With pressure on the food industry to alleviate its impact on the environment, sustainable sourcing is key. This week, executives met in London to discuss the progress on the Round Table on Responsible Soy, set up in 2006 to encourage the sustainable use of the commodity. It is early days for the scheme and stakeholders at the event outlined the progress made but the challenges that lay ahead.
“The RTRS aims for the mainstream. We aim for the transformation of the current soy business to a more sustainable soy business” – Round Table for Responsible Soy president and Nutreco chief procurement officer Jaap Oskam.
“As people’s income rises, they eat more protein and that protein needs to be fed” – Cargill assistant vice president for corporate affairs Mark Murphy.
“Since the RTRS was set up, global demand for soybean meal has increased by almost 50%. Soybean production is clearly the engine of global agricultural growth, outpacing any other crops by far” – Patrick Vanden Avenne, president of FEFAC, the European Feed Manufacturers Federation.
“There have been some great reduction deforestation in Brazil but, for WWF, the main issues of soy production and expansion remain deforestation and agro-chemical contamination. We need to produce soy in the most responsible way as possible” –Cassio Franco, co-ordinator of the agriculture and environment programme at WWF Brazil.
“We are all concerned about the negative aspects further land conversion, which can endanger unique and essential landscapes on Earth. We are taking this seriously” – Oskam.
“RTRS is a worldwide standard for responsible soy derived from multi-stakeholder dialogue, which is very important. Everyone can have standards but RTRS is specific and for us it is really a benefit to work with” – Henk Flipsen, director of Dutch feed industry association Nevedi and chairman of the Foundation Chain Transition Responsible Soy.
“Sweden is still less than 0.5% of Brazilian soy production. An isolated Swedish approach has very limited effect but if we commit and work through leading international initiatives, we can really make a difference and show an example that may contribute to the development in a larger context” – Claes Johansson, head of sustainability at Swedish agribusiness Lantmannen.
“RTRS is about the potential to influence the mainstream market, which must happen if this to be a success. Without a clear signal from the market this is wanted, there is dis-incentive from the growers and without mainstream production, the costs are likely to be unacceptably high, which will limit adoption by the market. And so it goes round and round and round” – Quentin Clark, head of sustainability and ethical sourcing at Waitrose.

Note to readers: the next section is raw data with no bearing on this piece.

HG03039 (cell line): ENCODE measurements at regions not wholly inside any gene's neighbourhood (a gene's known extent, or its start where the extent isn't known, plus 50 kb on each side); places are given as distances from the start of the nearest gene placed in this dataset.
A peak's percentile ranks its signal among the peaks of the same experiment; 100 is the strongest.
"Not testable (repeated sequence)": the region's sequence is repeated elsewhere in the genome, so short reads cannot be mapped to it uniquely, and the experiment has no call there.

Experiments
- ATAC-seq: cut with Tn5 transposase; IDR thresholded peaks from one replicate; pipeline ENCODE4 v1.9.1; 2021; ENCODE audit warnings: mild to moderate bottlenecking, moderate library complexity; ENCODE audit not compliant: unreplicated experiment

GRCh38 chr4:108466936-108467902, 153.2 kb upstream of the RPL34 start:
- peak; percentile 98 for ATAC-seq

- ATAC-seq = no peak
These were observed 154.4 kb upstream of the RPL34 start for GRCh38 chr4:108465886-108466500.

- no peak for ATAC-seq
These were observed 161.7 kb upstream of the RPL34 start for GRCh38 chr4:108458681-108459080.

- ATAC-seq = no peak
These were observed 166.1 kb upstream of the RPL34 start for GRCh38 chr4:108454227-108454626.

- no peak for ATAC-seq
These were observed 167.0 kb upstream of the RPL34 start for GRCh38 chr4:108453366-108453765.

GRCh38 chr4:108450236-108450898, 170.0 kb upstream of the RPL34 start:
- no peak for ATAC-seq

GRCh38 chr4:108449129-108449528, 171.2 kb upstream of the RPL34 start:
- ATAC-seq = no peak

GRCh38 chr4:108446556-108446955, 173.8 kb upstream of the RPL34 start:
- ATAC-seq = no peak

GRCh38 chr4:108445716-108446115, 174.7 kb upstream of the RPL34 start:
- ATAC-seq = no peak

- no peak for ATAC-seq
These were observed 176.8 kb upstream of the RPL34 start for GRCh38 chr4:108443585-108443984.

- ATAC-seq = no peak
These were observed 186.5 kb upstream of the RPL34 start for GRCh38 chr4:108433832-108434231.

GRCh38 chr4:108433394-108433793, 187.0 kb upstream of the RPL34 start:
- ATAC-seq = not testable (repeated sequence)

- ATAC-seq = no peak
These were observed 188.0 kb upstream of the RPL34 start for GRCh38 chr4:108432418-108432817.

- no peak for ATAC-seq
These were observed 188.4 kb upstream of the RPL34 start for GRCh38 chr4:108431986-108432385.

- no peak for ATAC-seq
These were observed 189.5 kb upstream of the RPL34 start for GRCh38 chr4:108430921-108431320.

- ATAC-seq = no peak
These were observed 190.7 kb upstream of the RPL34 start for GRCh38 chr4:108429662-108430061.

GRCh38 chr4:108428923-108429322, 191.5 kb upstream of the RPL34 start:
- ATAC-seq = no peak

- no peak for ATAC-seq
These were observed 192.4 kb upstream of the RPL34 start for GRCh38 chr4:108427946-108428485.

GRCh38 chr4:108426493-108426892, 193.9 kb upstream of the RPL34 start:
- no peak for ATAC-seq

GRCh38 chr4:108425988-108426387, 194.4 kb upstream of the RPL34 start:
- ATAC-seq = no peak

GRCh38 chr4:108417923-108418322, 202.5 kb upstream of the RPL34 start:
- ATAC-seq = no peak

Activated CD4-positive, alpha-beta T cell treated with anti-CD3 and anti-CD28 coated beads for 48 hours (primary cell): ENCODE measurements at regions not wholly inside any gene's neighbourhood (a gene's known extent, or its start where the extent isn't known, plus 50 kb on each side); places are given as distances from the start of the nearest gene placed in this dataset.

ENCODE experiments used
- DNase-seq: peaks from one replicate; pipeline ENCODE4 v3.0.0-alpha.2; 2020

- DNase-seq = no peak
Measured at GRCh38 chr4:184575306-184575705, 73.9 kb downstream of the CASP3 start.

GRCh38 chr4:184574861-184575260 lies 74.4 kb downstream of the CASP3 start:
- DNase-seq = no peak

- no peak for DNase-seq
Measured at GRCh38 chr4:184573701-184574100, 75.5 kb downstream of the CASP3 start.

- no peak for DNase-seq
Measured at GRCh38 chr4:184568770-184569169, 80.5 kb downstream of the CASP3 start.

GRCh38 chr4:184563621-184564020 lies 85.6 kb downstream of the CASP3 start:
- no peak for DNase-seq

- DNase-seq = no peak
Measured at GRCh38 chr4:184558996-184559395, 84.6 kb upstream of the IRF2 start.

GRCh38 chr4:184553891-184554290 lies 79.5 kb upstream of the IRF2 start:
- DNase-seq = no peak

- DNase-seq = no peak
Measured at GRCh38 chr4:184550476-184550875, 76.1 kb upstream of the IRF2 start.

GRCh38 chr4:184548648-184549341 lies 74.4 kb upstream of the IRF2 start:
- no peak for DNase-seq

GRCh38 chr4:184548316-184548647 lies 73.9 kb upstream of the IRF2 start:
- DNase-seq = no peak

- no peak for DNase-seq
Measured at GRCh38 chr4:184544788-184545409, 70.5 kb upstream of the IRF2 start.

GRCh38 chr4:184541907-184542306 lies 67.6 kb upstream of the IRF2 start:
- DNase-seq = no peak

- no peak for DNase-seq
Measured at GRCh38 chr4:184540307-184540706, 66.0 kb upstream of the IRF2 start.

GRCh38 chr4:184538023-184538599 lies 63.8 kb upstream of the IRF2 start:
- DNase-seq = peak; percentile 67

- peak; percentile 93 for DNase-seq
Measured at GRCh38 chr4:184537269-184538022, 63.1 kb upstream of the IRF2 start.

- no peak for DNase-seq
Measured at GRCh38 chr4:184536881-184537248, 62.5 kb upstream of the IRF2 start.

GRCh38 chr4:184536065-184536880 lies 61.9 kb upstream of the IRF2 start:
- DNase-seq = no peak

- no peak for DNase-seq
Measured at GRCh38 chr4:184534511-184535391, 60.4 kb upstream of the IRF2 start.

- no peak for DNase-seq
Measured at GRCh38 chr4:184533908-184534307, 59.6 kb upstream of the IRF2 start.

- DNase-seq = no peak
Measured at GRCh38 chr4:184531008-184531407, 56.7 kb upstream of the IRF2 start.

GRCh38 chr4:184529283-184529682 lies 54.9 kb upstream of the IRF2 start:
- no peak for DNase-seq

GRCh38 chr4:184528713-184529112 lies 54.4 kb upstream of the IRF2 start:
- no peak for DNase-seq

“There is a lack of supply of RTRS soy. Another risk is that chain parties do not recognise RTRS as the standard. Some suppliers say: ‘Well, I have a standard, why shouldn’t we have mutual recognition?’ It’s something we hear in the market, in the demand side, too” – Flipsen.
“The content of the standard is important but there is too much discussion which standard is really the best one. The process itself and potential to change. We can see around 200 people here from all over the world discussing the issue” – Johansson.
“Scale is the key. We’ve bought an initial tranche of certificates but the future lies in much more scale to ensure this becomes a mainstream standard, with the associated benefits of a stable price and a lower premium” – Clark.
“RTRS improved good business practices, community relations and legal compliances. There are aspects of the system that have to be improved. However, RTRS is expensive to implement, is little known among players in the industry and there is very little market. RTRS is seen as an expense without a proper and clear return” – Jose Eduardo Jorge Born, president of Argentinian agribusiness Caldanes.
“To be successful, RTRS has to bring all producers back to the table. It’s a major hurdle. We’ve been involved in a lot of round tables. Where you have had the producer at the table, engaged in the conversation, you’ve been able to move forward” – Murphy.
“For us, $6 a tonne premium is going to be okay but it depends on the amount of soya you produce per year. We are a big farmer in Argentina. For the average agricultural producer this system is not viable” – Born.
“If you look at the whole of South America, less than 4% of soy is cultivated in the Amazon region. We had the Soy Amazon Moratorium, which protects the Amazon but it does not protect the other biomes. We need other tools” – Franco.
“We have to focus on how to increase productivity in China and India. By 2020, China will import almost 60% more soy” – Franco.
“We are not worried about concerns. Concerns are a way of supporting the initiative” – RTRS exec director Agustin Mascotena.